The hand application of SMA requires special attention in order to achieve the quality required but can be successfully used provided sufficient care is taken in its design, production, transportation and application.
SMA has a relatively high binder content that makes it "sticky" and difficult to lay by hand because it adheres to the rakes and other implements. Therefore, the material needs to be deposited in place as nearly to the relevant thickness as possible.
Provided the SMA is maintained at a suitably high temperature, adequate compaction of SMA is relatively easy. The degree of compaction possible is a function of the material design as much as applied compactive effort.
SMA also has a relatively thick bitumen film covering the aggregate particles, including those particles on the surface. The binder film on the aggregate particles at the surface can result in relatively low skid resistance for SMA in its early life because the binder hides the micro-texture of the aggregate. This issue has led to some Authorities and Statutory Undertakers questioning the use of the material. In the case of SMA that is trafficked, the surplus binder can be worn away by the abrasive tyre action of passing traffic within months. However, the time taken will depend on the site conditions and the properties of the binder. Nevertheless, the low early life skid resistance of SMA due to the presence of the binder film on the aggregate is an issue that needs to be addressed in a systematic way.
Need for Risk Assessments
Traffic Flow and Speed
The traffic speed may have some effect on the rate that the binder film wears, but the influence is not believed to be very significant. However, the speed does affect whether the micro-texture or macro-texture is more influential on safety. At low speeds, micro-texture (provided by small protuberances on the surface of the aggregate particles) is more influential whereas, at high speeds, macro-texture (provided by the interstices between aggregate particles and measured as the texture depth) is more influential. Both properties have an effect and, in order to stop, vehicles at high speeds need to pass through slower speeds. Nevertheless, maintenance of texture depth, including the absence of binder flushing, is more important for high speed roads.
As an example, straight non-event roads with high traffic levels require relatively limited skid resistance and many wheel-passes will wear the binder film. In such locations, the impact of the aggregate micro-texture in the SMA (hidden in the surface) may not be as significant as elsewhere and should not remain as long. However, these roads are usually trunk roads whereas unclassified low speed roads form the bulk of the highway network in urban locations.
Reinstatement Size and Position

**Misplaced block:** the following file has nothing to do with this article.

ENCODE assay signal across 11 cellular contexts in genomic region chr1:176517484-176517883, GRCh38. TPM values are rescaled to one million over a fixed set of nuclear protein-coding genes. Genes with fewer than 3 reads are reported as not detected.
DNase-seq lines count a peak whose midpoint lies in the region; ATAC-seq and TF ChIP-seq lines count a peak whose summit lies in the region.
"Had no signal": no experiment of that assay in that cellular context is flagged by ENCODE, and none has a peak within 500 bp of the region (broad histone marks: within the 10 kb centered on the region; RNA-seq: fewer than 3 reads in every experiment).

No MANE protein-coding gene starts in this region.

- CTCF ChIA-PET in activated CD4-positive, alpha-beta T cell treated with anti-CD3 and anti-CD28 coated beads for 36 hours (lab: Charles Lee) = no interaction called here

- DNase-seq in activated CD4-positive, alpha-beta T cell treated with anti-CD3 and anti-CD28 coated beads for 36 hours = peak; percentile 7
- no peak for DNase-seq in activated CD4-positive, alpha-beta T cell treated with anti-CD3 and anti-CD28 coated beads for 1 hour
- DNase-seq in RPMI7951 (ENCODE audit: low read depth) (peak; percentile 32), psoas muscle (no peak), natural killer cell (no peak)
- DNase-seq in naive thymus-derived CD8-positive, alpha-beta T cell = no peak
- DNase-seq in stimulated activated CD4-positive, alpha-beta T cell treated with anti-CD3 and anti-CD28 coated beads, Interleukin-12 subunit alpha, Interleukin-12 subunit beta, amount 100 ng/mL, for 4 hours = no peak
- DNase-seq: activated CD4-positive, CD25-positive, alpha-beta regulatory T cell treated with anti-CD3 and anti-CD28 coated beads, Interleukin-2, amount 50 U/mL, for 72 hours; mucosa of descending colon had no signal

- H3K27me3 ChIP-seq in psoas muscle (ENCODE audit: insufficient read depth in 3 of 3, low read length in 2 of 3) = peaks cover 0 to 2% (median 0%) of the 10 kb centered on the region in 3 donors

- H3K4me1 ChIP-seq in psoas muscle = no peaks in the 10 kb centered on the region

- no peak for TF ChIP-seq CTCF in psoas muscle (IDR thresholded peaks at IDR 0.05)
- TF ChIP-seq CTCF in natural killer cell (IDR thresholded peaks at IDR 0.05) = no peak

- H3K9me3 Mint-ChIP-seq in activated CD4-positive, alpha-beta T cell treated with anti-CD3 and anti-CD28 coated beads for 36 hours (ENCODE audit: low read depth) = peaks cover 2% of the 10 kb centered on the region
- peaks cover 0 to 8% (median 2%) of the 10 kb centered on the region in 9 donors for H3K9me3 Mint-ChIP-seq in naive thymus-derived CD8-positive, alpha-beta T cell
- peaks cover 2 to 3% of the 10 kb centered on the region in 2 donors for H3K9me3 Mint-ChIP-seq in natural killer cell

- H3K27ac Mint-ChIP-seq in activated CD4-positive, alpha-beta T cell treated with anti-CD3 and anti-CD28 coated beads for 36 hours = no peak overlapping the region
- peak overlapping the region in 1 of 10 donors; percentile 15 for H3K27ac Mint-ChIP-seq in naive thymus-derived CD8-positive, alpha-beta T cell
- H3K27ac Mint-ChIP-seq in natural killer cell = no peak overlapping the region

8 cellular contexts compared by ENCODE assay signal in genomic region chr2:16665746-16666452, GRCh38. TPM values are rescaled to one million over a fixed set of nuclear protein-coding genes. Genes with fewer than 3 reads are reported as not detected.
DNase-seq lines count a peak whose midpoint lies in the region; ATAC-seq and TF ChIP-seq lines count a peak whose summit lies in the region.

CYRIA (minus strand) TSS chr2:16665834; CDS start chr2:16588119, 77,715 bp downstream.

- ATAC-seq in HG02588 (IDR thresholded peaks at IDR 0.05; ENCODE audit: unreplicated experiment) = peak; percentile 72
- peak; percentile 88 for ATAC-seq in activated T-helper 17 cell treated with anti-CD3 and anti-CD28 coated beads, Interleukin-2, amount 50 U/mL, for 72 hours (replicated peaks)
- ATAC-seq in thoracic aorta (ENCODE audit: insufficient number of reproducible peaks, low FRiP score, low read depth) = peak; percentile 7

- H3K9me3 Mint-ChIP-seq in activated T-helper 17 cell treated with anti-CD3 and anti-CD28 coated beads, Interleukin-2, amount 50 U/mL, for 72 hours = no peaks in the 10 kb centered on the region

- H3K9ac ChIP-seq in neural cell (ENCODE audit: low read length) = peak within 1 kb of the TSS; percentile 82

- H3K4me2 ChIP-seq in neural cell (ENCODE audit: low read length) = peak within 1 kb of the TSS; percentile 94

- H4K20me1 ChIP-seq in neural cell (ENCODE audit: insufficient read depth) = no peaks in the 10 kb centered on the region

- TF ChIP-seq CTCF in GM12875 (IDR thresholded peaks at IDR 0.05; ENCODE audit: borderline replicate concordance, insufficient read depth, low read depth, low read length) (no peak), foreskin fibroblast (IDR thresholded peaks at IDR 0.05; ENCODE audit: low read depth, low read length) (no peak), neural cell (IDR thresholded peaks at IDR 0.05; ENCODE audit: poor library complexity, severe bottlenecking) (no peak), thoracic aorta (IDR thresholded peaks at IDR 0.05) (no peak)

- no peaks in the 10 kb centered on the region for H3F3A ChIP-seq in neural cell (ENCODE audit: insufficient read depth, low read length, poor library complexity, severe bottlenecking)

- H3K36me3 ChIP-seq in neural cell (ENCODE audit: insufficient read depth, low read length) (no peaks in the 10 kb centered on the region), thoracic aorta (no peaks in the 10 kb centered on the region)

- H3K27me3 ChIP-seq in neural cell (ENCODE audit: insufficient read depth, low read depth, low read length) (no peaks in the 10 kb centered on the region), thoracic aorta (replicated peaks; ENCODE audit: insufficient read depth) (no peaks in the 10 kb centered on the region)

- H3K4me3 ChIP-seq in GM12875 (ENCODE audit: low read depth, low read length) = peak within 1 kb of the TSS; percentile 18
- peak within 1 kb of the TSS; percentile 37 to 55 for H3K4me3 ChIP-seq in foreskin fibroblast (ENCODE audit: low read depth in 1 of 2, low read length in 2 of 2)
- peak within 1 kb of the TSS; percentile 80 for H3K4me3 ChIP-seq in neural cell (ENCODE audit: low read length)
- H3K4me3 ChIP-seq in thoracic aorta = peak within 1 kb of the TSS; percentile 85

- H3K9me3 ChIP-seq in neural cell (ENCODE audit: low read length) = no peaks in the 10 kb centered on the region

Conversely, larger-scale works and narrow trenches have an increased risk because they can make total contact with the tyres of a vehicle. Narrow trenches that are in line with the direction of travel produce a particular risk for motorcycles until the binder film is effectively removed.
Response to Low Early Life Skid Resistance
Application of grit
Slippery surface signs
Use of alternative materials
The application of grit to the surface on completion of the compaction process is similar to the dusting applied to surface dressing fatting up problems with the exception that it is applied at the time of construction. The grit helps to "grind off" the binder film and provides a clean aggregate surface to tyres. However, the grit can accumulate in the road gutters and/or fill the surface voids, and hence reduce the texture depth. The use of grit on 10mm material is recommended at all times. Any grit applied should be specified to comply with BS 4987: Part 1 Cl 7.9 and have a minimum PSV of 55. The rate of spread of grit should be approximately 0.5 – 0.7 kg/m², but in practice the lowest rate to give an even cover should be applied.
Slippery road signs (ref Diag 557 with a supplementary plate to Diag 570) may be used as a temporary measure to warn road users of the surface conditions, although excess use of these signs tends to invalidate their use in the eyes of the travelling public.
Authorities may consider the use of alternative surfacing materials should there be concerns about the use of SMA but this should only be considered as a last resort. The nature of alternative materials is different to SMA. The size and nature of the reinstatement should be factors in the choice of alternative materials. The range of materials that may be considered are 0/10 mm close graded surface course macadam, 55per cent 0/10 mm hot rolled asphalt and 30 per cent 0/14 mm hot rolled asphalt with pre-coated chippings. However, the surface shape of the last of these alternatives is very different to that of SMA, which can have implications for the surface drainage.